If a business owner asks for a deferment, banks can decide to stop principal and interest payments, reduce overall payments or set up interest-only payments so interest doesn’t accrue during the period of missed payments. Regardless of how the bank decides to set up the deferment, it doesn’t need to consult the SBA before doing so. This means business owners and lenders can work together to decide what’s best for everyone involved.

“The guidance from the SBA is a lender may grant a deferment for up to six consecutive months,” Ely said. “If we go beyond that initial deferment period, we’ve got a problem.”

FYIDid you know
Another area in which the SBA issues guidance is business size. Read our guide to what counts as a small business to learn all about the SBA’s guidelines.

Some minor complications can arise if you ask for a deferment. Ely said some banks will sell SBA loans on a secondary market. If a local bank has sold a portion of an SBA loan on the secondary market, it can only provide a deferment period of three months. The bank will have to work with the secondary market if your business requires payment deferrals beyond three months. This can make things complicated and lengthy.

Another aspect to consider is how far into the loan term you are. Ely said some local banks could be apprehensive to grant a deferment if a business owner asks for one within the first 18 months of the loan being funded. According to Ely, this can signal early default to the SBA, which could take a closer look at the loan and decide to pull its guarantee with the bank. This is highly specific to certain situations but it’s important to be aware of as you seek a deferment. The goal of a deferment is not to buy a business owner time but to provide temporary relief to account for cash flow problems resulting from some external issue. Ely said that business owners should approach deferments with this mentality.

“A deferment is to be considered a temporary solution to a temporary problem,” he said. “If you’ve got a company that’s swirling down the drain and there’s no prospect of recovery, a deferment is not going to be a viable option.”

Key TakeawayKey takeaway
Deferments may be more difficult to obtain if your loan was sold on the secondary market or you haven’t held the loan for too long. Deferments are designed to give business owners temporary relief not save a business.

What are other options besides deferment?

If you hope to get a deferment but run into roadblocks with your local bank, there is one other option you can explore to get through tough financial times. Ely mentioned that, depending on your loan type and the agreement structure, the SBA allows borrowers to take out lines of credit against their accounts receivable. Sometimes, you can explore this option with the same bank that granted you the SBA loan. [Are you interested in a small business loan? Check out our picks for the best business loans.]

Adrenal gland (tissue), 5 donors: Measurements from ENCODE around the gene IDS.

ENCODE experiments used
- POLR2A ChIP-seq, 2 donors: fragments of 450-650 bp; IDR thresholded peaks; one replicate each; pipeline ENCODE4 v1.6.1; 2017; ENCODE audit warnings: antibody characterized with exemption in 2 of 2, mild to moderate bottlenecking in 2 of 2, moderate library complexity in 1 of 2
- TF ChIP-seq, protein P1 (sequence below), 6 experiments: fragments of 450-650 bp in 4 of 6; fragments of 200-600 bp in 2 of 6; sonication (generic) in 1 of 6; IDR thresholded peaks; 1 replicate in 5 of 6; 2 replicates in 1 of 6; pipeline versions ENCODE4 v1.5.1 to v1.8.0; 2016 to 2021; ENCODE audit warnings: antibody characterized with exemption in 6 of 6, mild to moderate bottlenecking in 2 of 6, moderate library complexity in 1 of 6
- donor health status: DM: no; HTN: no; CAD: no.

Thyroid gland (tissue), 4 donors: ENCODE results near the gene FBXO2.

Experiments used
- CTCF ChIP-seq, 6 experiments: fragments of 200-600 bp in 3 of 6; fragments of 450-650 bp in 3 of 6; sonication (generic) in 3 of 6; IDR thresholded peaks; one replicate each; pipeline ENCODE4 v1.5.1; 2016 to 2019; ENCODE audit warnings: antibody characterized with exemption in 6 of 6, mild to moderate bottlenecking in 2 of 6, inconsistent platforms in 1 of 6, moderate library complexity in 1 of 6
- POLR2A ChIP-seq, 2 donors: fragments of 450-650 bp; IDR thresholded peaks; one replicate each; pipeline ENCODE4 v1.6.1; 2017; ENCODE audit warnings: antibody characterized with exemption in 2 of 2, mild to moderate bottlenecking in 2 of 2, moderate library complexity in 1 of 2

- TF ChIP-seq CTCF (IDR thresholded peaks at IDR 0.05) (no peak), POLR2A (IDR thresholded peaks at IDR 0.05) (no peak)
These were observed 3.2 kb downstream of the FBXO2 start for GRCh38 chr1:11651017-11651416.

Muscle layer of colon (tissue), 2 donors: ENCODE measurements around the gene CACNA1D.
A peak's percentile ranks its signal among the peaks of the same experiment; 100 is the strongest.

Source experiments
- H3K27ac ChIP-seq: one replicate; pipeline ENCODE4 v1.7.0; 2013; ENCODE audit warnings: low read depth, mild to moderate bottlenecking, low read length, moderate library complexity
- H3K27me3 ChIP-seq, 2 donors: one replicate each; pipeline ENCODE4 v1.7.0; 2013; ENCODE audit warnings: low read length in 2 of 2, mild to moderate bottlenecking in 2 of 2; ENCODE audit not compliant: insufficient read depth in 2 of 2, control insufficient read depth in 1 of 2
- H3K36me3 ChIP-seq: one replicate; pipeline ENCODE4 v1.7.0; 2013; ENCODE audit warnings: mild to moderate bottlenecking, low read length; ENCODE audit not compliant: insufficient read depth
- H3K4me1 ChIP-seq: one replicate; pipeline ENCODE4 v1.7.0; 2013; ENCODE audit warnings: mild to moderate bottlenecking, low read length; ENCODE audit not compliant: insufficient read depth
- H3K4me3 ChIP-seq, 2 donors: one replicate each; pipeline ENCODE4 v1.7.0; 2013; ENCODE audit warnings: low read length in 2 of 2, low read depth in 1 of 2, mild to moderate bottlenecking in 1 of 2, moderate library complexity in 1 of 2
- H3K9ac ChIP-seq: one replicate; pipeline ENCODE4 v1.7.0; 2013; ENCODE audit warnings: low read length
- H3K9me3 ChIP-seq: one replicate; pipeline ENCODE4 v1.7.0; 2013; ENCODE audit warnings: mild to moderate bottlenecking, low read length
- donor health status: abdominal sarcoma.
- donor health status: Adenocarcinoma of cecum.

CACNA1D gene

“The SBA allows the lender to offer the inventory and accounts receivable for an asset-based line where the borrower could go out and get a small line of credit to get them through that period without the possibility of a need for deferment,” Ely said.

He also said the best way to avoid rocky financial times is to constantly monitor your finances and check in with your lender on the documentation you’re submitting. Deferments are good for special circumstances but it’s ideal to set up healthy financial habits regardless.

SBA loan deferments are lifelines ― but only in certain situations

When your business experiences financial obstacles entirely out of your control, such as a natural disaster, SBA loan deferments can make all the difference. You’ll get to pause loan payments for at least six months, helping you restore your cash flow when so much else is blocking that goal. Of course, you’ll have to start paying again eventually and your loan will likely still accrue interest. But a payment pause is better than no relief at all.

Max Freedman and Matt D’Angelo contributed to this article. Some source interviews were conducted for a previous version of this article.

author image
Donna Fuscaldo, Business Operations Insider and Senior Analyst
Donna Fuscaldo has spent 25 years immersed in the intersecting worlds of business, finance and technology. As an expert on business borrowing, funding and investing, she counsels small business owners on business loans, accounting and retirement benefits. For more than two decades, her trusted insights and analysis have appeared in The Wall Street Journal, Dow Jones Newswires, Bankrate, Investopedia, Motley Fool, Fox Business and AARP. In addition, Fuscaldo has used her personal and professional experience to provide guidance on employment matters for the likes of Glassdoors and others. With a bachelor of science in communication arts and journalism, she is skilled at breaking down complex subjects related to business and careers for practical application.
Back to top
Desktop background imageMobile background image
In partnership with BDCBND presents the b. newsletter:

Building Better Businesses

Insights on business strategy and culture, right to your inbox.
Part of the network.